When I first decided to intern in Israel, I was a sophomore in college. I cold-emailed a publishing house in Jerusalem with my interest and available dates, and the next day I received the response, “Do you need housing?”
When I arrived, a key was waiting to the small cottage adjacent to the publishing house. As their first intern ever, I was tasked with proofreading and marketing Jewish cookbooks and histories, which, to my pleasure, got me a mention in one acknowledgement section. In order to meet other young people also interning in Israel, I registered for the Jewish Agency for Israel’s Stagerim internship program (which is no longer in existence). I participated in one tour through Jerusalem, where I got a box dinner and met a travel buddy, a computer science guy who was interning with a developer in Modiin. His living situation was even better (or weirder) than mine; he lived with a family who fed him and did his laundry…
The next summer, I decided to put my Russian skills to work. I discovered a nonprofit called Immigrants for a Successful Absorption, and connected via email with the director, Nadia, who promised to pick me up at the Beer Sheva bus station when I arrived. Through Stagerim, I got housing at the Beer Sheva absorption center, and lo and behold, it all worked out. Nadia paid me in Russian lunches—blini and pelmeni—and I built the organization’s website from her apartment because their office didn’t have internet!
Each summer, I left for Israel never knowing quite what to expect, and I returned with a ton of new skills and stories. Unlike my American peers with internships in the States, I never made coffee for a boss. I never ran around doing errands. I was never ignored by the head honchos. Instead, I was asked to develop English extracurricular programs for at-risk youth. I led weekly ESL courses for Russian immigrant adults. I taught children at a foster home about personal hygiene.
Five years later, the internship field in Israel, which had been quite small, has exploded. The number of people participating in these programs since 2004 has more than quadrupled. A ton of long-term internship programs have sprung up in Tel Aviv and Jerusalem, including Career Israel, Oranim Tel Aviv Internship Experience, WUJS Intern, and Real Life Israel.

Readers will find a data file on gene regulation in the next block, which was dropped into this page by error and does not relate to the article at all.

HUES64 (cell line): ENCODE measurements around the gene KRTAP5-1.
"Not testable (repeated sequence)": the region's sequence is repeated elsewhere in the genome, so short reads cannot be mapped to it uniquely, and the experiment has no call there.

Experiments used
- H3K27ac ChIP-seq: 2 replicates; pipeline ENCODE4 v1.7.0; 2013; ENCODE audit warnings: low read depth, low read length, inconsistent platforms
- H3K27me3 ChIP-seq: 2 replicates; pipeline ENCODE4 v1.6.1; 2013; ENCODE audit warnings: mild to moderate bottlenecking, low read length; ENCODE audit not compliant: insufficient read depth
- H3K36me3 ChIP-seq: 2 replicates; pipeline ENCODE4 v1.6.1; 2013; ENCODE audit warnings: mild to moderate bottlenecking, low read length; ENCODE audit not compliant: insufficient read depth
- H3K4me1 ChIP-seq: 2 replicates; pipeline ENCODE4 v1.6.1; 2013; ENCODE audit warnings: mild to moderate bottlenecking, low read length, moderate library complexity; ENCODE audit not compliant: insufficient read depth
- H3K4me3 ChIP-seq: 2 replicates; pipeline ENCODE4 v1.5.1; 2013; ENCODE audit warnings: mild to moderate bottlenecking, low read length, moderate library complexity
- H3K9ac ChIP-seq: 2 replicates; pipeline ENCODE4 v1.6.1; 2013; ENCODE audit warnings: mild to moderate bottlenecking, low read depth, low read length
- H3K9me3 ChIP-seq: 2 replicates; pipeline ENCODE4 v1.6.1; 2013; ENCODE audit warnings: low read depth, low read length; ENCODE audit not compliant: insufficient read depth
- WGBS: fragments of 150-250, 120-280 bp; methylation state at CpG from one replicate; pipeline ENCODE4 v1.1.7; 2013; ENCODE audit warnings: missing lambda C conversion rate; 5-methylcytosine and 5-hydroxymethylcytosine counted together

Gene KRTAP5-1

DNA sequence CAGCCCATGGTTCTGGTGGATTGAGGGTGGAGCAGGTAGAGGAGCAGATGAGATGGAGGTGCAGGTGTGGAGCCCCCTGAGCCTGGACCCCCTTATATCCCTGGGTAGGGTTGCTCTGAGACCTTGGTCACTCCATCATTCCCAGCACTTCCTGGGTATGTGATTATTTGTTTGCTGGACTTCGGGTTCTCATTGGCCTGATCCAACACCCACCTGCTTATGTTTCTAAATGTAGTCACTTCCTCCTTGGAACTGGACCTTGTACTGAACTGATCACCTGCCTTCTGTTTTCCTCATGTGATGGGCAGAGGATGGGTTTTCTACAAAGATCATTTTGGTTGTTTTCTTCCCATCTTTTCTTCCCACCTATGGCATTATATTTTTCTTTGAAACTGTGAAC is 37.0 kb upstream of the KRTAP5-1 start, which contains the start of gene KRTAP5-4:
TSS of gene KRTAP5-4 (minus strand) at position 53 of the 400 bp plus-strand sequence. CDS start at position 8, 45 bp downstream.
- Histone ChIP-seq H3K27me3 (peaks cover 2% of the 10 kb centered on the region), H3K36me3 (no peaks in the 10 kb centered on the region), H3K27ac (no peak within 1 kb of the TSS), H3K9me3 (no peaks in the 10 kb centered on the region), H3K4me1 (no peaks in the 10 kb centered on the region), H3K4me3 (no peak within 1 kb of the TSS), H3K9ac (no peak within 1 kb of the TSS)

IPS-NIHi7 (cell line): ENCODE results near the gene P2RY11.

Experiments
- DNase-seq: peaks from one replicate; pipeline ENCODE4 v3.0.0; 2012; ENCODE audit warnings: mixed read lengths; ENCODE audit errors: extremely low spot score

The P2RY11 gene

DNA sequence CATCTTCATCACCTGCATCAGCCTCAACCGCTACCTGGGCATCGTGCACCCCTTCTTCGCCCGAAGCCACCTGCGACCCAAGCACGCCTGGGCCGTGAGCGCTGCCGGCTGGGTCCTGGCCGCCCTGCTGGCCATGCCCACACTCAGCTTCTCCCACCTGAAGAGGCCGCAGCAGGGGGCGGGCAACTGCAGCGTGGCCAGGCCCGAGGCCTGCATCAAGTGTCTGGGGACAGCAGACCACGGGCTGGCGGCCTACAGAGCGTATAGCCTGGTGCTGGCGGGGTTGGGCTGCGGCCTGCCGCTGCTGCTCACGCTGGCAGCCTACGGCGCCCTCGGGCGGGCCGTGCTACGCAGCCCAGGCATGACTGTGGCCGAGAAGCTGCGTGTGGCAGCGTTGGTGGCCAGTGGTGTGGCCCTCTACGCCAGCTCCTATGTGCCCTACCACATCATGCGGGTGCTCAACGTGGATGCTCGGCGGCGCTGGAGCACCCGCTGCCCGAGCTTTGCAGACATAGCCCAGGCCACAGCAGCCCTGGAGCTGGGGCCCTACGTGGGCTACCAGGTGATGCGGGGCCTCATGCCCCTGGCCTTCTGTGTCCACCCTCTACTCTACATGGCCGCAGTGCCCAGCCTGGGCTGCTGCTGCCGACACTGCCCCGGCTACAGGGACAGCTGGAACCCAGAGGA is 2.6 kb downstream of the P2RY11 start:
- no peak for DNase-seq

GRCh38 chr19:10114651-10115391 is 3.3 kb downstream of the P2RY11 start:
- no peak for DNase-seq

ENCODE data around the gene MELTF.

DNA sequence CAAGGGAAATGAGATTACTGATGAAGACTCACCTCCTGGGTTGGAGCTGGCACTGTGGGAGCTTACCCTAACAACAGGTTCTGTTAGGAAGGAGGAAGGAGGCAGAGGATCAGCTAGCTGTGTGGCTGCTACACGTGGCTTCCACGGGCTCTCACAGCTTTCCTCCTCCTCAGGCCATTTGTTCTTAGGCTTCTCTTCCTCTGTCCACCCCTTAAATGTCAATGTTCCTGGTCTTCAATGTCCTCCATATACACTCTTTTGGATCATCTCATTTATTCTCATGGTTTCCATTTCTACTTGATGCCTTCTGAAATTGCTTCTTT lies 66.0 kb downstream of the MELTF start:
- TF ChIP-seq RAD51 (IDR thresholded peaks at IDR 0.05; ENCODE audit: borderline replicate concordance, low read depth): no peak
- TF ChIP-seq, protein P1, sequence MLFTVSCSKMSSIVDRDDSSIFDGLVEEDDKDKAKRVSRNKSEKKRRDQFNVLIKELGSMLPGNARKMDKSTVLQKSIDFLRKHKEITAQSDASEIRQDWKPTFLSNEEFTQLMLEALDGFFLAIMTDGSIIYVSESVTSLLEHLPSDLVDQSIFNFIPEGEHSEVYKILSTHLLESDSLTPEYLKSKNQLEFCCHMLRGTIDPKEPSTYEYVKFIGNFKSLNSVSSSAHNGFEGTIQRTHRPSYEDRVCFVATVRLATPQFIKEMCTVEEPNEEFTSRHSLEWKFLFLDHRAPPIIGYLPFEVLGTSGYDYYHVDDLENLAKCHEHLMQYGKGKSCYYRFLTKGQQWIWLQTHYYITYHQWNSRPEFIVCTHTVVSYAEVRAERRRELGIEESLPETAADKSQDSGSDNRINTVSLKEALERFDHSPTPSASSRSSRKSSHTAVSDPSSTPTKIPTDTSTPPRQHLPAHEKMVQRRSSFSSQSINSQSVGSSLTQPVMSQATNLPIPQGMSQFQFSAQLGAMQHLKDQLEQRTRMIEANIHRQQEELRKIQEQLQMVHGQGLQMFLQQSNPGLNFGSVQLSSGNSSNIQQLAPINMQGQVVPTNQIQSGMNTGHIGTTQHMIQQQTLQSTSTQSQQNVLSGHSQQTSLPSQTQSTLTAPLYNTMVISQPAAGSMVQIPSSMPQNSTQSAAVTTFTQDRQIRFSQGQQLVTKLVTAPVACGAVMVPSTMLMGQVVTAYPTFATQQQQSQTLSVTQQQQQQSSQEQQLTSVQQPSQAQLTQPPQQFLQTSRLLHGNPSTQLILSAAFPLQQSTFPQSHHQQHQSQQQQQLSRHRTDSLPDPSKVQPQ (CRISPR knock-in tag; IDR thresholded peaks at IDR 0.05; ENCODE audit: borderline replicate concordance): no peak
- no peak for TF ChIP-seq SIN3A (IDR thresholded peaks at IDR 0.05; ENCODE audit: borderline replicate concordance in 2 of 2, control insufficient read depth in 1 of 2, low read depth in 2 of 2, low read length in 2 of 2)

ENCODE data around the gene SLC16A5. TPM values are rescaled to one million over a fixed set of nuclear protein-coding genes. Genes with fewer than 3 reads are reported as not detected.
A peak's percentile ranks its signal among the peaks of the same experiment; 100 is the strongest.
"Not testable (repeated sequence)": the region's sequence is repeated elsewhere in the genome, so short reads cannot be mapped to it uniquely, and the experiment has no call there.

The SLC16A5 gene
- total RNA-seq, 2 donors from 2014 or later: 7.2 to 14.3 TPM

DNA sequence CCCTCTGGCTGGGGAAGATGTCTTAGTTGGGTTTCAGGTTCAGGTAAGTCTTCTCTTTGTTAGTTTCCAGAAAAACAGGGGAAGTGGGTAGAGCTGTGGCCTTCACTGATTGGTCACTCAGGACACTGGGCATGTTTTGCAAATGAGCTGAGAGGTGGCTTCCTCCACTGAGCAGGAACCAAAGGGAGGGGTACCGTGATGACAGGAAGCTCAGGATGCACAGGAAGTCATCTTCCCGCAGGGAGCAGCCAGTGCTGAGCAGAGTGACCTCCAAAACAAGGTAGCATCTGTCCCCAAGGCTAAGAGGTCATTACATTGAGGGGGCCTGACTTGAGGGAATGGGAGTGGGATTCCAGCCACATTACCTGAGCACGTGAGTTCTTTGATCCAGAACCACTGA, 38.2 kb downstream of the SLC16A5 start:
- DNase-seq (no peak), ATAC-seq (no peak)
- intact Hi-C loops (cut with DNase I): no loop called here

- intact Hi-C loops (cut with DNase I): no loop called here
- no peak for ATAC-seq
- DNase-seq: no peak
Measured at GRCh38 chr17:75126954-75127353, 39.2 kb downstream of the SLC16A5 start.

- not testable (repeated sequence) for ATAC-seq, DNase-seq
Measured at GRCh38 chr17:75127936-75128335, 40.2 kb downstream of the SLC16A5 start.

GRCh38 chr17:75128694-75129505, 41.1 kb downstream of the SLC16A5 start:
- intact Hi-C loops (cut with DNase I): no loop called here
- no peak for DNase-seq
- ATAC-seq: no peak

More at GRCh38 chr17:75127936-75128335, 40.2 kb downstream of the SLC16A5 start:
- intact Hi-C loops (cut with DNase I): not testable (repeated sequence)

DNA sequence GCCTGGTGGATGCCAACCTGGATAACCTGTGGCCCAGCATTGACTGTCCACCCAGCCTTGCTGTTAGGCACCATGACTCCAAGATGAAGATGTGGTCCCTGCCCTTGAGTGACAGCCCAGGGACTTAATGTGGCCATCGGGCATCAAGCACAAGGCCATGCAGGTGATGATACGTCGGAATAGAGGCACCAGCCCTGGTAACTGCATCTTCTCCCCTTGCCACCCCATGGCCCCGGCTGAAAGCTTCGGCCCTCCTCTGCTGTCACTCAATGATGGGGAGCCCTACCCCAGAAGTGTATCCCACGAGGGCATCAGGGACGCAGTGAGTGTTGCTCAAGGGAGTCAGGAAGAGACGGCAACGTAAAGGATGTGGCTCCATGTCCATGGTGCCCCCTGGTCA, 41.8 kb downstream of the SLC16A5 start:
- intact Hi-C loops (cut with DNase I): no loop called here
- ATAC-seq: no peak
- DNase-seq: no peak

Yet, even with this added level of professionalism, internships in Israel are still unlike those anywhere else in the world. Last week, I spoke to Jonathan Levi, a Berkeley graduate who sold his first e-Commerce company at 24 and then headed to Israel to intern at a private investment firm through Career Israel. His exact role? He advises incubated startups on branding and product design. Another young American, Jenna Krueger interned at Hadassah Medical Center’s Cardiology Department through Real Life Israel and helped create a national database for Hadassah’s amyloidosis patients.
Then, there’s my friend Larissa who got an internship at MATIMOP, a non-profit organization that promotes joint developments of advanced technologies between Israel and foreign governments. Two months into her internship, they flew her to Paris to help out a conference.
Not the typical internship experience, huh?
So, when, in 2011, we brought a group of Fortune 500 companies, including Citi and Cisco to Israel to meet these interns, they were blown away by the amount of responsibility these interns take on and started recruiting them for jobs on the spot. They also decided to add their brain trust to the internship field in Israel and wrote up a best practices internship guide for Israeli companies.
And now these internships are some of the most cutting-edge in the world—which is why someone like Rachel Scheinkopf can intern at Rounds.com, a social media company right out of college and then land a job at HashtagArt, another social media company. And Michelle Golden can intern at Haaretz and Time Out Israel and then get a job in publishing in New York.
So five years later would I choose to intern in Beer Sheva or Kiryat Gat if I knew that all of these options existed in Tel Aviv? Probably. Then again, a big piece of me would wonder if passing up an internship at McCann Erickson or Ruder Finn might not have been such a good idea after all.